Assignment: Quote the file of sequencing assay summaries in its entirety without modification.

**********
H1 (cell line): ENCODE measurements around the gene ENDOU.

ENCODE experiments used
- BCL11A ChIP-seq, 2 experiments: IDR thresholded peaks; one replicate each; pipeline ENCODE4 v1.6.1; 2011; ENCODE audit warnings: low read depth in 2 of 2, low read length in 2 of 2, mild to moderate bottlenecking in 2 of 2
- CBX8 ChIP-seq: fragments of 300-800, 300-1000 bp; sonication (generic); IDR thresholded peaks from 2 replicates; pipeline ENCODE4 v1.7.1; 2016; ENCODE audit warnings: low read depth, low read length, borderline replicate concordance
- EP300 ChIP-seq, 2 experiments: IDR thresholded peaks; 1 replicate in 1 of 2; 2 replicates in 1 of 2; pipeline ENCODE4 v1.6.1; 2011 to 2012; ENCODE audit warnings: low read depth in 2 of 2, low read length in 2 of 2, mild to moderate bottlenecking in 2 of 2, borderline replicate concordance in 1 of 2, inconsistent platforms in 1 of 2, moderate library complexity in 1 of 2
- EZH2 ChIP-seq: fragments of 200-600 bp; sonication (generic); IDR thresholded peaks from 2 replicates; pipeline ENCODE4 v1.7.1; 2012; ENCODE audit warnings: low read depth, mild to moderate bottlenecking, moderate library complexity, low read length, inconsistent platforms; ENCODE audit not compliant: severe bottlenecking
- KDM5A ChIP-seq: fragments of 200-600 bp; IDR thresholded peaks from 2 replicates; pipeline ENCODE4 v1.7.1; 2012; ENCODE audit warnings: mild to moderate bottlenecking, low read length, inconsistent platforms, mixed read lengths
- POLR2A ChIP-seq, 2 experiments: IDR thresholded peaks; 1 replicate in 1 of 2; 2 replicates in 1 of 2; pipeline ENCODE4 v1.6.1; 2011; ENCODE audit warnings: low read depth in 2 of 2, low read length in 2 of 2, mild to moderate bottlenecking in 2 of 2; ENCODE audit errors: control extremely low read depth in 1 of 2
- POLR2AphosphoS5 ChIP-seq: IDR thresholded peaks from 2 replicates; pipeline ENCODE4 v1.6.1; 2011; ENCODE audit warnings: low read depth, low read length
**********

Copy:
H1 (cell line): ENCODE measurements around the gene ENDOU.

ENCODE experiments used
- BCL11A ChIP-seq, 2 experiments: IDR thresholded peaks; one replicate each; pipeline ENCODE4 v1.6.1; 2011; ENCODE audit warnings: low read depth in 2 of 2, low read length in 2 of 2, mild to moderate bottlenecking in 2 of 2
- CBX8 ChIP-seq: fragments of 300-800, 300-1000 bp; sonication (generic); IDR thresholded peaks from 2 replicates; pipeline ENCODE4 v1.7.1; 2016; ENCODE audit warnings: low read depth, low read length, borderline replicate concordance
- EP300 ChIP-seq, 2 experiments: IDR thresholded peaks; 1 replicate in 1 of 2; 2 replicates in 1 of 2; pipeline ENCODE4 v1.6.1; 2011 to 2012; ENCODE audit warnings: low read depth in 2 of 2, low read length in 2 of 2, mild to moderate bottlenecking in 2 of 2, borderline replicate concordance in 1 of 2, inconsistent platforms in 1 of 2, moderate library complexity in 1 of 2
- EZH2 ChIP-seq: fragments of 200-600 bp; sonication (generic); IDR thresholded peaks from 2 replicates; pipeline ENCODE4 v1.7.1; 2012; ENCODE audit warnings: low read depth, mild to moderate bottlenecking, moderate library complexity, low read length, inconsistent platforms; ENCODE audit not compliant: severe bottlenecking
- KDM5A ChIP-seq: fragments of 200-600 bp; IDR thresholded peaks from 2 replicates; pipeline ENCODE4 v1.7.1; 2012; ENCODE audit warnings: mild to moderate bottlenecking, low read length, inconsistent platforms, mixed read lengths
- POLR2A ChIP-seq, 2 experiments: IDR thresholded peaks; 1 replicate in 1 of 2; 2 replicates in 1 of 2; pipeline ENCODE4 v1.6.1; 2011; ENCODE audit warnings: low read depth in 2 of 2, low read length in 2 of 2, mild to moderate bottlenecking in 2 of 2; ENCODE audit errors: control extremely low read depth in 1 of 2
- POLR2AphosphoS5 ChIP-seq: IDR thresholded peaks from 2 replicates; pipeline ENCODE4 v1.6.1; 2011; ENCODE audit warnings: low read depth, low read length